[The Brazil Times nameplate] Fair ~ 52°F  
High: 58°F ~ Low: 44°F
Wednesday, May 4, 2016

Motivation for success on the ISTEP+

Tuesday, March 3, 2009

(Photo)
Students at Forest Park Elementary enter "the brain zone" Tuesday before making their way to their respected classrooms. Teachers and staff have motivated students by helping to set personal goals and providing students with chants, and themed objects to help them focus. Kimberly Gleason Photo. [Order this photo]
ISTEP+ testing has started and the faculty and staff at all county schools are working hard to motivate students. Forest Park Elementary did its part by celebrating Motivational Week.

Third-, fourth-and fifth-grade students received special treatment for the start of ISTEP+, upon entering "the brain zone." The teachers rolled out the red carpet and welcomed students with applause.

"We had a workshop on ways to help prepare the students for testing, some of the ideas were involving a theme that the students could identify with and would help them focus," Debbie Zimmerman, Title 1 Coordinator of Forest Park Elementary, said.

The staff had a meeting and the brainstorming began.

Jenny Yocom's fifth-grade students decided their theme song "We will, we will, rock ISTEP+" was perfect for climbing the mountain for better grades. The students will have "smart stones" available to help focus.

In Jean Harris's fourth-grade class, students will be putting on their "brainy bandannas" before beginning their test. The students decided they will be playing Crazy Frog's "We are the champions."

Different classrooms have different themes, but the most prevalent one was motivation.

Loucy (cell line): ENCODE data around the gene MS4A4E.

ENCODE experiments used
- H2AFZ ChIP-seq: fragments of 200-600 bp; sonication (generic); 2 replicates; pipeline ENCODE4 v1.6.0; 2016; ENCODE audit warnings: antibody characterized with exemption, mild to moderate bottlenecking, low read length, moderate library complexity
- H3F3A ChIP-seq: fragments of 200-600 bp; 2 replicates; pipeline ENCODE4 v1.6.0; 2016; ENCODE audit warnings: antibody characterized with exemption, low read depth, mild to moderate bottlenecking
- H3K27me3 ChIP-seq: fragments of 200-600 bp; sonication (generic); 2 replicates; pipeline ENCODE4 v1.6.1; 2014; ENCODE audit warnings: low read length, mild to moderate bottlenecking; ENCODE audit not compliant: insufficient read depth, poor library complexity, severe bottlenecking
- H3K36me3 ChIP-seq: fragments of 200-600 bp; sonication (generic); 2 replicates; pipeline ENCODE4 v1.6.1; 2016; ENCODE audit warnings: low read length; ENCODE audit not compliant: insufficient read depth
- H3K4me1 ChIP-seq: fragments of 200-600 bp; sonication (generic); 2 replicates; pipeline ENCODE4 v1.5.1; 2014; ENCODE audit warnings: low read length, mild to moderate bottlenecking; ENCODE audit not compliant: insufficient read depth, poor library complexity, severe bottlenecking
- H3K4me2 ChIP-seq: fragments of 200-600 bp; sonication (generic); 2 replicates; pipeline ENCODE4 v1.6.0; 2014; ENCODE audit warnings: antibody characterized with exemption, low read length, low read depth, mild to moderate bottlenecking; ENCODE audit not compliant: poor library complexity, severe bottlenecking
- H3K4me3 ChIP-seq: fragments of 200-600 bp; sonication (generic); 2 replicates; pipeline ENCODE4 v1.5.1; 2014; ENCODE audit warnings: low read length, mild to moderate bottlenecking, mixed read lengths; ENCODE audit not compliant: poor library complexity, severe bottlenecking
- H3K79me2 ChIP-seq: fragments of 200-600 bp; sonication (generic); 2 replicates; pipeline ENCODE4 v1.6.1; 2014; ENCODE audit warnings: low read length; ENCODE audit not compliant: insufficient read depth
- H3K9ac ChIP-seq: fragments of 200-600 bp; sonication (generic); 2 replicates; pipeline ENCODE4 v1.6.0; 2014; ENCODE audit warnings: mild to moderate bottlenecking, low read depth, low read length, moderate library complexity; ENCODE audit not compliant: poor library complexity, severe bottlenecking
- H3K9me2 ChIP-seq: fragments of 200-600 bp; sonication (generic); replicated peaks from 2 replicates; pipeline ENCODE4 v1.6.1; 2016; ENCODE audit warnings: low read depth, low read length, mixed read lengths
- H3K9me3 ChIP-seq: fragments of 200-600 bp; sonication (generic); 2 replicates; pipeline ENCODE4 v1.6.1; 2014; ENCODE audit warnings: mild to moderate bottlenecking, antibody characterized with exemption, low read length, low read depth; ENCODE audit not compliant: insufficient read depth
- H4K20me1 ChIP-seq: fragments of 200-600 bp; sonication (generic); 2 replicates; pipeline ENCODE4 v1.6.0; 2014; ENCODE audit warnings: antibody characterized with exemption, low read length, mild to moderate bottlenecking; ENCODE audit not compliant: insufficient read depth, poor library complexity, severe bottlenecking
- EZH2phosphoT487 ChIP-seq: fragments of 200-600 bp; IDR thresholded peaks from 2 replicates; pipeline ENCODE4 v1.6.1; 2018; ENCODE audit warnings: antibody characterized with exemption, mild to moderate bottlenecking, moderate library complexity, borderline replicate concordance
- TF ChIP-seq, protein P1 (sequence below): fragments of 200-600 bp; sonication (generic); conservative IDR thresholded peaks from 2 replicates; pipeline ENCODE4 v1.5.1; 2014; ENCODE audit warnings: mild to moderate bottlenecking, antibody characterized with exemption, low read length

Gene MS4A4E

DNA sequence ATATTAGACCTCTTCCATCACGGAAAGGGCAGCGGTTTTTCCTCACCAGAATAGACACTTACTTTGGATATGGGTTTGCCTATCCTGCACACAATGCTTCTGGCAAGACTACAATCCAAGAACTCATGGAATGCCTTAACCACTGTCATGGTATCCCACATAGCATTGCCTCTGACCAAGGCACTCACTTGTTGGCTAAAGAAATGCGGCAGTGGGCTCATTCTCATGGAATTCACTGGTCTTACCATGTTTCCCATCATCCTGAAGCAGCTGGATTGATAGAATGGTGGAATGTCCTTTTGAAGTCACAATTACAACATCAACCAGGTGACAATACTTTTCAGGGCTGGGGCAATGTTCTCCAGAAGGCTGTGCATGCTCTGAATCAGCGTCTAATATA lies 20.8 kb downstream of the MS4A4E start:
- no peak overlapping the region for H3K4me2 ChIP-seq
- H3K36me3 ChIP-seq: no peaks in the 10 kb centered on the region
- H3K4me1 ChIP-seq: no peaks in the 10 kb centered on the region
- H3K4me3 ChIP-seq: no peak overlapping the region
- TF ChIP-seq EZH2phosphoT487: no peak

On Monday, students sat through a PowerPoint presentation with title song from the movie Rocky playing in the background. Secretary Jane Robbins and nurse Paula Nichols lead the students in two different cheers, and the students all received Smarties, or "smart pills" as they were called.

As students entered their classrooms, they found treats on their desks, two pencils, an eraser, bookmark, more Smarties and peppermint candies.

"The reason for giving the peppermint candy came from a workshop," Zimmerman said. "The teachers were told that along with smart teaching, careful preparation, a good night's sleep and a full stomach, peppermint candies are said to improve test performance."

The teachers have met with all students to talk to them about where their scores were in the past and then the student set personal goals that they would like to reach Zimmerman said.

"We are encouraging our students to always do their best," she said. "With the preparation, remediation, time and dedication the students and staff have put into improving our scores we know we will see growth."


Comments
Note: The nature of the Internet makes it impractical for our staff to review every comment. If you feel that a comment is offensive, please Login or Create an account first, and then you will be able to flag a comment as objectionable. Please also note that those who post comments on thebraziltimes.com may do so using a screen name, which may or may not reflect a website user's actual name. Readers should be careful not to assign comments to real people who may have names similar to screen names. Refrain from obscenity in your comments, and to keep discussions civil, don't say anything in a way your grandmother would be ashamed to read.

My son is a straight-A student at Forest Park. He has been coming home from school and studying to prepare for ISTEP until bedtime. His bedtime is 9:00 but he has been putting himself to bed at 8:30 to be well-rested. He came home crying last night because he says they are being tested on material that hasn't even been covered in class yet. I don't blame the teachers as I come from a family of educators. I blame the validity of the test as it seems to be testing our children on skills that should be covered at the next grade level, or at least later in the school year.

-- Posted by BrazilBillie on Wed, Mar 4, 2009, at 1:03 PM

The new I-STEP test is a disaster. I teach 5th grade and the math that is on the test is 7th or 8th grade level. The ISTA and legislature are already involved in this major error. Millions of dollars were wasted on a test that should be done away with and many students have been put through unnecessary sadness.

-- Posted by 5longyears on Wed, Mar 4, 2009, at 3:25 PM


Respond to this story

Posting a comment requires free registration: